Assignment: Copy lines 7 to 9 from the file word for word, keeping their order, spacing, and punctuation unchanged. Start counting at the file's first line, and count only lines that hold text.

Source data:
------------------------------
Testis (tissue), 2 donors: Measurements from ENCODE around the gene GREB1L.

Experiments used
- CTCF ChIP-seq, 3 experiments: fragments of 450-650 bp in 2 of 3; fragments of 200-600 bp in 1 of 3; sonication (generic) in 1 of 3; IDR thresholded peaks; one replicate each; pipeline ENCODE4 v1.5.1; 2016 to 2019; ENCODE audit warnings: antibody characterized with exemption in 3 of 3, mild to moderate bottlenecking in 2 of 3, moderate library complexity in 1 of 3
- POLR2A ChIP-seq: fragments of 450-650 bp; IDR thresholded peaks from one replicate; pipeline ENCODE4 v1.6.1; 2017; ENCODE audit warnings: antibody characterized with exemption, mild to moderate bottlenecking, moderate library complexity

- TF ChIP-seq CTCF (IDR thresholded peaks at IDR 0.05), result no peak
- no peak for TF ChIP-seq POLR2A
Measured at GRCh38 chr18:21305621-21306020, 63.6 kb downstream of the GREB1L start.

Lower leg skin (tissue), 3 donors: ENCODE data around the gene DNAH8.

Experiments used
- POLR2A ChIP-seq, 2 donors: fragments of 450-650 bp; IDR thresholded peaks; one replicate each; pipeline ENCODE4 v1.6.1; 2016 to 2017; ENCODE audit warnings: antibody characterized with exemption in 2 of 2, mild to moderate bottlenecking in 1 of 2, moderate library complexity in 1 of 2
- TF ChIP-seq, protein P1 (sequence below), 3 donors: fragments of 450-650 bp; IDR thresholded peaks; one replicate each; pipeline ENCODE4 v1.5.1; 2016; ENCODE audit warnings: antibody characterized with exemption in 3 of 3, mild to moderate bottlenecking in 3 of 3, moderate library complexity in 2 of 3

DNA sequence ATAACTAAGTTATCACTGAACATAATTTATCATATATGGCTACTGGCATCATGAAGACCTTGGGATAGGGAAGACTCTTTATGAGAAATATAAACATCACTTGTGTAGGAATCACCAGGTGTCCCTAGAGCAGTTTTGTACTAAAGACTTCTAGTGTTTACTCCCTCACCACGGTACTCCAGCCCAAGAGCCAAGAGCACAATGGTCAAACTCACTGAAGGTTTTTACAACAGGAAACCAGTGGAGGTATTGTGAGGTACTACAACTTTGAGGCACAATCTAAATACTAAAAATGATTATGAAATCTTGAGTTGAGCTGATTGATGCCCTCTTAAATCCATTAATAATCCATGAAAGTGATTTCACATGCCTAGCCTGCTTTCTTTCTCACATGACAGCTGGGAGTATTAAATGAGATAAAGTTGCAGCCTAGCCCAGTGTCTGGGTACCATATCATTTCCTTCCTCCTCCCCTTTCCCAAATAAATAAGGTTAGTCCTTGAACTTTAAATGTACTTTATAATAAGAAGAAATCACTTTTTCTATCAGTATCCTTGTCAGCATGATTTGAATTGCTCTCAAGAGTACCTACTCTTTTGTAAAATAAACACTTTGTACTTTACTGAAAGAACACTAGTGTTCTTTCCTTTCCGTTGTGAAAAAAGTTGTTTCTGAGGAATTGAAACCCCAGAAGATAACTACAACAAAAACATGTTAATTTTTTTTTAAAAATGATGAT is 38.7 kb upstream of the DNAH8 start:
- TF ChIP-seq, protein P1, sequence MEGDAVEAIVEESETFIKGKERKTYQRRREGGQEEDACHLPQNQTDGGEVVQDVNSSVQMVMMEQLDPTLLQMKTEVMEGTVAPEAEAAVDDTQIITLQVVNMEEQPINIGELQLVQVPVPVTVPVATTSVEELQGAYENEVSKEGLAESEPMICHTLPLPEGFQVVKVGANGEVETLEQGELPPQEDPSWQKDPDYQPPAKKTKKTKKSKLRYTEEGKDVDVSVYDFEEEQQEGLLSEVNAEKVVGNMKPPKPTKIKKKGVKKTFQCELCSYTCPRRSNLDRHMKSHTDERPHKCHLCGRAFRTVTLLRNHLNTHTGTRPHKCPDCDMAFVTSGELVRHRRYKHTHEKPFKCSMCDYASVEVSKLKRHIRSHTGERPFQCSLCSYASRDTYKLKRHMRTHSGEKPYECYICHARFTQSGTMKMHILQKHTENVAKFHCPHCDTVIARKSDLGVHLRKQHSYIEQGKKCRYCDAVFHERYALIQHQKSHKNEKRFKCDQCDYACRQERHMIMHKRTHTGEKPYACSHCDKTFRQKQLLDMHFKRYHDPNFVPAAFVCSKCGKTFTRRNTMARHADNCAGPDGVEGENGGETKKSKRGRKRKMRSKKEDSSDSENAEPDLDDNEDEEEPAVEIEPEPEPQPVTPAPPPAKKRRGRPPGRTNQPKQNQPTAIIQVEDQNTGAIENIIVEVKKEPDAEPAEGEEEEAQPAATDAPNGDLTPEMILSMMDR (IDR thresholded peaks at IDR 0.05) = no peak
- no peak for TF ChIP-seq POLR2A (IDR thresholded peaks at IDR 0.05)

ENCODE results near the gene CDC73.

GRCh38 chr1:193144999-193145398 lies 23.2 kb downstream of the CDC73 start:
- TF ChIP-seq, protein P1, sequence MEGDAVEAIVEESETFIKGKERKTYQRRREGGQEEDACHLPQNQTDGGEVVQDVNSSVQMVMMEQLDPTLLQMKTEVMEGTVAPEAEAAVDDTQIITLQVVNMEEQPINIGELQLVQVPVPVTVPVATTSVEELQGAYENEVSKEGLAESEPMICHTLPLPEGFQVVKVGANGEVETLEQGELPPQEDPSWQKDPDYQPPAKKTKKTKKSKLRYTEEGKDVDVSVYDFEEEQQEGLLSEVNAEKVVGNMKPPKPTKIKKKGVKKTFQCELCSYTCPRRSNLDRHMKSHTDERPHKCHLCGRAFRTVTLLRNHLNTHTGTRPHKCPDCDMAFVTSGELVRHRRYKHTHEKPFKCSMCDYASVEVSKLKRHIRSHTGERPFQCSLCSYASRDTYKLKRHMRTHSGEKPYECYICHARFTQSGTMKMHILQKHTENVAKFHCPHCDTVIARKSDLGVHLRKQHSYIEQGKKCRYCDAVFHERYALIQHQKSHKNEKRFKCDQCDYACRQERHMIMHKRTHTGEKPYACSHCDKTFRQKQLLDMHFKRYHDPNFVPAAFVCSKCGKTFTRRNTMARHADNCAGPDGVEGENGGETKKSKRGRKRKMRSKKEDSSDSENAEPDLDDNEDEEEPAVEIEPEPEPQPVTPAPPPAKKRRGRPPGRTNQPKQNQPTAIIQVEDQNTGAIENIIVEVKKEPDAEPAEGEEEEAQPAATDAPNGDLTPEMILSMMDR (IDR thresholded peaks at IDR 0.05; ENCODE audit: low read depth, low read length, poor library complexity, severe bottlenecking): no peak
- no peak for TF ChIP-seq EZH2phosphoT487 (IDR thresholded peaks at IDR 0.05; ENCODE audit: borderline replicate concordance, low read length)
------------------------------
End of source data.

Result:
Measured at GRCh38 chr18:21305621-21306020, 63.6 kb downstream of the GREB1L start.

Lower leg skin (tissue), 3 donors: ENCODE data around the gene DNAH8.

Experiments used